The major movers and players in the modern comic convention scene have a tricky tightrope to negotiate: on one hand, they have to deliver a quality event, featuring invited guests from all walks of pop culture, as well as comics, without pissing off the dedicated fan who doesn’t want to see their cherished interest sidelined or mis-represented. On the other, they also have to meet the ravenous demand of an ever-growing con culture which is swelling ever larger, year after year.
One convention that has come dangerously close to tipping off that high-wire act with its previous efforts is the London Film & Comic Con from Showmasters, held at the Olympia in the Capital, over the weekend of 29th-31st July. The headline event of its ever expanding roster of conventions across the UK, and two weeks after San Diego, the Summer edition of LFCC is always going to get its fair share of attention. Here, Neil Patel cast his opinion over the areas of London Film & Comic Con that caught his eye – especially the Comics Zone…
All pictures: (c) Neil Patel – check out the rest of Neil’s Flickr gallery for this event.
Neil Patel: If you ask anyone who’s been to London Film & Comic Con in recent years, chances are you’ll hear tales of a horror story. “It’s the worst con I’ve been to!” “I’m never going back there!” “Massive queues, cramped areas and the staff didn’t seem to know what they were doing!” Yet, for all the gripes, the event still manages to draw in the crowds. When I attended last year, I found I could hardly move on the First Floor as it was filled with various dealers and exhibitors on Friday.
This year was no different. Aside from the vast presence of actors and actresses from genre TV and film, Showmasters have been attempting to capitalise on various sectors of fandom with varying levels of success.
You end up ticking off the constituents that make up a modern comic con. Aside from a massive signing hall, there’s a Gaming Area (admittedly, which looked comparatively empty): check. A Young Adult Authors area: check. You want a Manga Zone, you got it! And finally, there’s the Comics Zone, which is run by comic writer Mike Conroy.
The Zone this year was made up of a mix of small press and indie exhibitors, featuring an impressive line up and including the likes of Todd Nauck, Steve Englehart, Mark Verheiden, Dave Johnson, Tim Truman and Dave Ross. These could be found alongside European creators such as David Baldeon, Ramon Rosanas and Ariel Olivetti, and alongside home grown talent which included Jamie Delano and Gary Frank.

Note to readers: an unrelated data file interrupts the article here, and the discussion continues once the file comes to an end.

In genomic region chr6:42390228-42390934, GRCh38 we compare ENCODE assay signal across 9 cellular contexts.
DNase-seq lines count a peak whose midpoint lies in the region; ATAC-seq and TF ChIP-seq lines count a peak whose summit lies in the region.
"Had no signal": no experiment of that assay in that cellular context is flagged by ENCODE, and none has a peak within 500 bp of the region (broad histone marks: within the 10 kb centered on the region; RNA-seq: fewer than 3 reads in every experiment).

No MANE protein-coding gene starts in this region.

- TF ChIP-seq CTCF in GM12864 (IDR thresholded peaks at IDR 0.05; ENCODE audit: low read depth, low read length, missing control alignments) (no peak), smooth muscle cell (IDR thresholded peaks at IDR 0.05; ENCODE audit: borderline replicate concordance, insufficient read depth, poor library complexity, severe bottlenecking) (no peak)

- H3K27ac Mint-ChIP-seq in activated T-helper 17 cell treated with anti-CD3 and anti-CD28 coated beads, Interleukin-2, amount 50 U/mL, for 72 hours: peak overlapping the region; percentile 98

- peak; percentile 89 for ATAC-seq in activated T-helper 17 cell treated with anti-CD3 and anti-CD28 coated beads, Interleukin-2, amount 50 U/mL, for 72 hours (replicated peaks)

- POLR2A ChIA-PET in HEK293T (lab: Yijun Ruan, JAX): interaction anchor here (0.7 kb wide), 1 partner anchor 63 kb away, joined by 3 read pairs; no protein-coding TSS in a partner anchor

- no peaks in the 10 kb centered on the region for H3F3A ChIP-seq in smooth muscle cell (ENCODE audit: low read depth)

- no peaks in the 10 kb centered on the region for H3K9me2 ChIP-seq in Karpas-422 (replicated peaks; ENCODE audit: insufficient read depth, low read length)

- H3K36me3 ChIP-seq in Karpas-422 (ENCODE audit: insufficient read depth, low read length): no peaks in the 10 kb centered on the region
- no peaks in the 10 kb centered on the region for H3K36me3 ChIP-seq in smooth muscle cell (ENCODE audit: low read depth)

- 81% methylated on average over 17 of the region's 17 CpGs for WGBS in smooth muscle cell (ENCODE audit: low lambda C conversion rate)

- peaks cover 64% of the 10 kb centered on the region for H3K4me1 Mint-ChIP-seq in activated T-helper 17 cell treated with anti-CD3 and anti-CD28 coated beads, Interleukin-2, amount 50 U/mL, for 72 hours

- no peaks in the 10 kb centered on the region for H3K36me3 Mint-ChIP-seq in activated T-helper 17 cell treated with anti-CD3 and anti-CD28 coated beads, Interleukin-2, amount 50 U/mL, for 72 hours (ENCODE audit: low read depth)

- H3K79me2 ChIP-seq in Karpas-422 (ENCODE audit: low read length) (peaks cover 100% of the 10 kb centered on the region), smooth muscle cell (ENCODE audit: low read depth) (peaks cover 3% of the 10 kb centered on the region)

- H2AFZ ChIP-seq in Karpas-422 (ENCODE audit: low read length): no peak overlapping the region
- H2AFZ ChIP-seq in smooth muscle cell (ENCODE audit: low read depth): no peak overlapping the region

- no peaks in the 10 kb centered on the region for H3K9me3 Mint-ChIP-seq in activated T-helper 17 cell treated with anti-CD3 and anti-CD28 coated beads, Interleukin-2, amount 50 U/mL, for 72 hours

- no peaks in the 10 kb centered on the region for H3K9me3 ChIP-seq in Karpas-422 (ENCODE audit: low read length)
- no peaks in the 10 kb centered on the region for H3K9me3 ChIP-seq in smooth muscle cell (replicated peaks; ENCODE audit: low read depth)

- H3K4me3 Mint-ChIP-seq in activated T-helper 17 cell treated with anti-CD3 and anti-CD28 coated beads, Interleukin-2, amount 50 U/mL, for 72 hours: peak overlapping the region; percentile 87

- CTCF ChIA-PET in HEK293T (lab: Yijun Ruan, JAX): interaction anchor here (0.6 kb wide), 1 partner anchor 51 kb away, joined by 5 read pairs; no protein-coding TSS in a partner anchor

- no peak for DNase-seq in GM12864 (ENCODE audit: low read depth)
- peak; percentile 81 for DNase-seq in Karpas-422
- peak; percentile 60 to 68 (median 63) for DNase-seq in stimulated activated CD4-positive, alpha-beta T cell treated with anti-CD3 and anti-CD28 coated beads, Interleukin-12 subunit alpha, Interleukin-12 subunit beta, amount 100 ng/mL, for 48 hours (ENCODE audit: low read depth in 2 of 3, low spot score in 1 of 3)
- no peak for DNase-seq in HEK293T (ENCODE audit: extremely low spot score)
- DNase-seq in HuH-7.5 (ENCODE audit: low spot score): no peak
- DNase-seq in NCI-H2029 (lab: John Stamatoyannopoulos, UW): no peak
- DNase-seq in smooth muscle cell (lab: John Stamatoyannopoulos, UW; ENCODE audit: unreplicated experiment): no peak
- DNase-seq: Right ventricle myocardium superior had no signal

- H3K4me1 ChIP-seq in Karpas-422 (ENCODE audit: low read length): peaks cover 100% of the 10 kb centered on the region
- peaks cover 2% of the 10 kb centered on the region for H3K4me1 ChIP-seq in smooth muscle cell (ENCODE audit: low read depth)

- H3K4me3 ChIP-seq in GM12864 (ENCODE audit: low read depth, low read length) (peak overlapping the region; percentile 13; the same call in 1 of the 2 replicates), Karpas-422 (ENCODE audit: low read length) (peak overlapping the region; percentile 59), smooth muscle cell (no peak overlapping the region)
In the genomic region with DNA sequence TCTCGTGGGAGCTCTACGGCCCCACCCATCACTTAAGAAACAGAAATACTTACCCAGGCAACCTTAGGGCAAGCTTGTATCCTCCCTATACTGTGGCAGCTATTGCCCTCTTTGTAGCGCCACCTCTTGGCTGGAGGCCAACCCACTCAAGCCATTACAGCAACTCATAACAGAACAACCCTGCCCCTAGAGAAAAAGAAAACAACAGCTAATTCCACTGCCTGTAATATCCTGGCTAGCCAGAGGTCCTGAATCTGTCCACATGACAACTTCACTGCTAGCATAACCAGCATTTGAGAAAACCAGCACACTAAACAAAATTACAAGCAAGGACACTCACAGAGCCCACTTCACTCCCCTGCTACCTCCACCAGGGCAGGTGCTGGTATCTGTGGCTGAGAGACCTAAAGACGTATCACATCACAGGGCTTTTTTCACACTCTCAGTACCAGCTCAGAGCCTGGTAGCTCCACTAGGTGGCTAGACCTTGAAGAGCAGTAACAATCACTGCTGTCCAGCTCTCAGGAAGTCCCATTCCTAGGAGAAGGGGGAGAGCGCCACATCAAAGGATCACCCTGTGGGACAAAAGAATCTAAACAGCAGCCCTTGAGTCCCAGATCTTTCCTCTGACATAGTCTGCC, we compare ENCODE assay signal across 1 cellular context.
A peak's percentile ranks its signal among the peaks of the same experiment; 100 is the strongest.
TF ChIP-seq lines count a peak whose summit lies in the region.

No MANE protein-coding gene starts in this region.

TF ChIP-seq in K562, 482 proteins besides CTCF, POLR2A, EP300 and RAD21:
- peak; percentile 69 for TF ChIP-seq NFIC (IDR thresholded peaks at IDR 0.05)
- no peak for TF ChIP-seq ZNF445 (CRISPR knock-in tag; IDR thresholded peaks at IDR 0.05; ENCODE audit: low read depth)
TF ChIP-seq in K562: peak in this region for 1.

Whilst at the show, I managed to speak to Dave Johnson, who talked quite candidly about his convention experiences. “My limited aspect of this show is, it’s not been too bad. Sizewise, it’s a pretty damn good show – yes, it’s more for the celebrities and other things, but I’ve been to worse and I’ve been to better so it’s right there in the middle, I guess.”
For regular convention goer, Leo Sunderland believed the show was “a vast improvement on last year as far as layout and organisation goes, while communication between organisers to creators and fans still needs work. I never thought I’d get to meet Takeshi Miyazawa so they delivered guest wise.”
The Comics Zone was very busy at times, especially on the Saturday, as JUDGE DREDD co-creator Carlos Ezquerra had attracted his usual large queue of dedicated fans, a queue which was non-stop as he signed and sketched for fans at a booth complete with props from the 2012 film. Aside from such attractions, there were also panels and talks by various creators. SPIDER-MAN / DOCTOR WHO cover artist Todd Nauck gave a lively talk about his craft as well as he revealing that he wanted to be an actor, had he not chosen the path to becoming a comics artist. Lucky for us, then!
This year also saw heralded the return of former Vertigo editor Karen Berger, attending not only to give portfolio reviews to eager creatives but also help promote the upcoming Image Comics mini-series, SURGEON X, which sees her much-anticipated return to editing duties and working alongside writer Sara Kenney and artist John Watkiss.
In a retrospective Vertigo panel, she spoke about the early days of the imprint of DC Comics, alongside the likes of Andy Diggle, Peter Hogan, Dave McKean, David Lloyd and Jamie Delano, and how the imprint changed all their lives. Berger regaled the audience with a couple of wonderful anecdotes, including the tale of how she and David Lloyd went out for drinks with friends during her talent-scouting visits to the UK in the ’80s – unfortunately, she often couldn’t get served because she didn’t have ID to hand!
This year, it seemed that Showmasters had listened to the various complaints leading up to the event, and that had reached boiling point on the various message boards and social media, and, in making efforts to tackle these issues, made sure that the convention itself felt a lot more spacious at the Olympia – I can say, from personal experience, these efforts were very welcome, amongst many con goers like myself.